As far as the accusations of sexist and racist comments being posted online go, it appears that the news writers for the Herald Sun don't spend much time talking to the moderators of the online comments section. I find what the accused says about the gender of accident drivers a little unsavory, and in my experience there's pretty much a gender balance when it comes to bumping into the large beasts.

In an article on Yahoo7, Yarra Trams says that in light of the pornography and racist comments, it will take quick and decisive action. Unless the porn relates to his activities at work, they will probably find that what an employee does in his or her spare time that isn't related to work is their own business. The link here is rather weak and I'd be interested to see if it even gets a mention at his "meeting". As for racism, I doubt this will be the real issue either, as his views are being expressed outside of his workplace.

Phil Altieri also chimed in here in the article. Instead of keeping quiet as it appears that an investigation is either occurring or beginning, he talks about how the rest of us workers get tainted with the same brush. Wow. Someone who's effectively your own industrial lawyer when it comes to issues of discipline has publicly come out and said you're the bad paint on that brush, before you've had a chance to defend yourself or even face a formal inquiry at work regarding the "new" evidence.

Another aspect of note was that the comments section, under the articles relating to Mr Blume, while present on the page, have no comments posted. I've read on twitter that it appears to be disabled as people have complained about not being able to post. While this might simply be a case of software failure, it seems a little odd that an article skewering someone about online comments being posted would have their own comments not working (deliberate or otherwise). The argument that perhaps nobody’s commented is null and void, as regardless of the issue, there’s always some sad sack linking any current news to the glory of the Howard years or how much they hate Julia Gillard.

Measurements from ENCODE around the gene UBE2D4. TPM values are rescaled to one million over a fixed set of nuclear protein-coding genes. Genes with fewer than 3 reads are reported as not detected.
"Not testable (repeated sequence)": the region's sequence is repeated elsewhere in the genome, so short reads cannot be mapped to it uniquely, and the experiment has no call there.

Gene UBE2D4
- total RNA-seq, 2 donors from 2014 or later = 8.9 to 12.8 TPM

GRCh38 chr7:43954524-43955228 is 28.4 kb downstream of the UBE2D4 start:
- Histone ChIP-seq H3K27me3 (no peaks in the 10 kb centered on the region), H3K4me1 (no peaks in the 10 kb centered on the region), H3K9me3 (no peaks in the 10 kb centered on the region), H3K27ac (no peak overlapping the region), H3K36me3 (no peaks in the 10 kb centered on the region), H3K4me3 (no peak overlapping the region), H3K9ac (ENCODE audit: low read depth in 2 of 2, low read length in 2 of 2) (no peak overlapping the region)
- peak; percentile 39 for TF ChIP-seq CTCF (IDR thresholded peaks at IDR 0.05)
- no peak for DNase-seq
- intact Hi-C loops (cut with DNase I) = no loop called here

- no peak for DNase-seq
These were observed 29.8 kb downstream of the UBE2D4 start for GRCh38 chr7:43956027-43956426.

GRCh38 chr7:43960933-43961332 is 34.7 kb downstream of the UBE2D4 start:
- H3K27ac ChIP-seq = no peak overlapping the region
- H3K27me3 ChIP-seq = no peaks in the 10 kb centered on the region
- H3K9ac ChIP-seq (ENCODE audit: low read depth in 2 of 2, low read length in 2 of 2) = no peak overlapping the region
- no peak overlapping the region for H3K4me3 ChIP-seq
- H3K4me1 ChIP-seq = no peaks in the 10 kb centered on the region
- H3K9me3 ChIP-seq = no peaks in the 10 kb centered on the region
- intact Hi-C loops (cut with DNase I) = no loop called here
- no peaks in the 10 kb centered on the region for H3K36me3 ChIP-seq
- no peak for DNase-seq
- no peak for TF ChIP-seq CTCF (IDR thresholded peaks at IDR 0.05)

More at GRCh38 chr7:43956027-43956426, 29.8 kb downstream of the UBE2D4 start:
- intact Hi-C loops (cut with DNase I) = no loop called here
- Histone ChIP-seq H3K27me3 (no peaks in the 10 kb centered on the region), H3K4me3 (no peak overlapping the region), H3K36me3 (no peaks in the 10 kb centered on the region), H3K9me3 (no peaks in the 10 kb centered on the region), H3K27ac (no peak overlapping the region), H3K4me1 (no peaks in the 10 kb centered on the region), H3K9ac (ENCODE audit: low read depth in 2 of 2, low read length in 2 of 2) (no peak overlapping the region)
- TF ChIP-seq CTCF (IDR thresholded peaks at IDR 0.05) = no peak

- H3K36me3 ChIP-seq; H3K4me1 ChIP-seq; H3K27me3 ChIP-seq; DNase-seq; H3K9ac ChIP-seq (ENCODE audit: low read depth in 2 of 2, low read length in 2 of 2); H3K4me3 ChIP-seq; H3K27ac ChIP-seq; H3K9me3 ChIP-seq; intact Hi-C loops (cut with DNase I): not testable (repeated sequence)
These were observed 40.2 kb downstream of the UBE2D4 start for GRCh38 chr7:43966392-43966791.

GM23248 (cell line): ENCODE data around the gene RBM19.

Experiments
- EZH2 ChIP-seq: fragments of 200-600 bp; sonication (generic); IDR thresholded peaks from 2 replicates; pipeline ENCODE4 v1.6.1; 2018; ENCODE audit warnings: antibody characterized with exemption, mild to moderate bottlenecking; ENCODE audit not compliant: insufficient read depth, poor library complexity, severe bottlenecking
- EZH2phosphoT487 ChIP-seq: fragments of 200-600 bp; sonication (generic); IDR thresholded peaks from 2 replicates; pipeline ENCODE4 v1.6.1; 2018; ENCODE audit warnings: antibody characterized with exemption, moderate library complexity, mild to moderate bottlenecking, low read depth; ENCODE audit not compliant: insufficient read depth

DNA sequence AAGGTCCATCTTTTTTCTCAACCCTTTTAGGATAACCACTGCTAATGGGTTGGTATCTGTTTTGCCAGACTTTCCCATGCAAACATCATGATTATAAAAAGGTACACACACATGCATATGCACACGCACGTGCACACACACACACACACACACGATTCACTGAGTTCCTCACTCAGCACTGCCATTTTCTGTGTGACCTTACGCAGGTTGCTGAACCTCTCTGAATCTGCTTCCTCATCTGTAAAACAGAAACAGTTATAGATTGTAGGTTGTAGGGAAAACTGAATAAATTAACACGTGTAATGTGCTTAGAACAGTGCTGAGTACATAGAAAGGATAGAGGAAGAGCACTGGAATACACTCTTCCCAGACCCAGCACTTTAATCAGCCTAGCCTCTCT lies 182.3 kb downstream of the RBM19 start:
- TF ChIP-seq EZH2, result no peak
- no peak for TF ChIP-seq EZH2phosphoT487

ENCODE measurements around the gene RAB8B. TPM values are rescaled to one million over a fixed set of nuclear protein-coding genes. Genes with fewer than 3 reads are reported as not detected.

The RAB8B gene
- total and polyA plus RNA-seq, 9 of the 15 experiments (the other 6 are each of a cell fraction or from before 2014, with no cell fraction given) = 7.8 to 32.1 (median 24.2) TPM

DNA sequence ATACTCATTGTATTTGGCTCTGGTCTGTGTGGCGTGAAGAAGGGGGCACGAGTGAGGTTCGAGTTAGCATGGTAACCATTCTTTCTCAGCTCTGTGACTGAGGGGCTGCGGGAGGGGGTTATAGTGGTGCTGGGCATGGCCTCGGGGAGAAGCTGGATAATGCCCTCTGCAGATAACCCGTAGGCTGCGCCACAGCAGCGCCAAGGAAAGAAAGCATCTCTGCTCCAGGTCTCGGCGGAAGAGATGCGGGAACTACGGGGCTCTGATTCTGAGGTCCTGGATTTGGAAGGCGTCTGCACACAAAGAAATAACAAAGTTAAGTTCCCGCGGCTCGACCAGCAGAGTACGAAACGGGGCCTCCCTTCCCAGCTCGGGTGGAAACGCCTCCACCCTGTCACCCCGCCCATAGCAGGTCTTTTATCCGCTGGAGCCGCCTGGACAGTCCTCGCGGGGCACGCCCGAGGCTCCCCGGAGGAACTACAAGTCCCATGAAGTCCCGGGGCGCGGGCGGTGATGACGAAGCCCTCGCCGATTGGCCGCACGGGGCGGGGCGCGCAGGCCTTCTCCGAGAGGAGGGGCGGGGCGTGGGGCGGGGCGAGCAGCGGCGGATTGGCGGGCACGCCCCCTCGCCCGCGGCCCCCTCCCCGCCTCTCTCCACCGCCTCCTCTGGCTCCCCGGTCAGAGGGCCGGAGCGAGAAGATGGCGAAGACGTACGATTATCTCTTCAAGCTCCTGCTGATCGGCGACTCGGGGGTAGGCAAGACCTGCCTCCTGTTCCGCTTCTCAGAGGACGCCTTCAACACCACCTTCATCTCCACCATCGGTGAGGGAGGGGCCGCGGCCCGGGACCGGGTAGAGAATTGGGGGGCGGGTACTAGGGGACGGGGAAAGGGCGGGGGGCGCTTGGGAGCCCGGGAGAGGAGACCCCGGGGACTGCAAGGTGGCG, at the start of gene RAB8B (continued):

Another rather curious issue here is the complete lack of any comments what so ever in the letters to the editor section of the paper on any day since the original article. Not one. Either Melbourne has stopped caring about public transport altogether, or the Herald Sun is not posting comments. Once again, it seems rather one-sided and impossible to believe that not one single Herald Sun reader has used this incident as a platform to complain about the latest football coach sacking.

One aspect I cannot let pass is the use of a mobile phone while operating a vehicle, and it should be known that this practice is dangerous and the company does have strict rules relating to the use of electrical equipment while driving the tram (ie don't do it). Seeing as this offence was dealt with a month and the punishment was not to stand the driver down, it would be easy to arrive at the conclusion that there was not enough evidence for dismissal. In order for there to be enough evidence, you would have to have a reliable witness (yes, we get plenty of dobbers complaining) or proof that those pictures were in fact taken by the driver. Just because I put a picture on my website doesn't mean I actually took it - it merely means I have sourced it. The article clearly implies, without proof, that these photographs were taken by the accused in contradiction to the Road Safety Act as well as the company rules. To use images to imply someone's guilt as opposed to establishing or prove it is not exactly the height of journalism.

Let's have a look at the sequence of events through a different light:

The accused is somehow caught using his camera while at the controls of his tram (note the absence of the word "moving" or even "occupied"). He fronts up to a panel, agrees not to do it again and, as per the instructions, doesn't do that again. If this was such a serious matter, why was this not referred to Victoria Police?
Someone at the Herald Sun catches wind of this and as they know he hates the paper via his blog, sets out to bring down this "rogue tram driver". They manage to "discover" photographs and blog entries that are, in some cases, many years old. There is no reference to any "new" blog entries or photographs submitted after the panel a month ago. Is he continuing to offend? Or has the Herald Sun simply dug a little deeper than Yarra Trams did?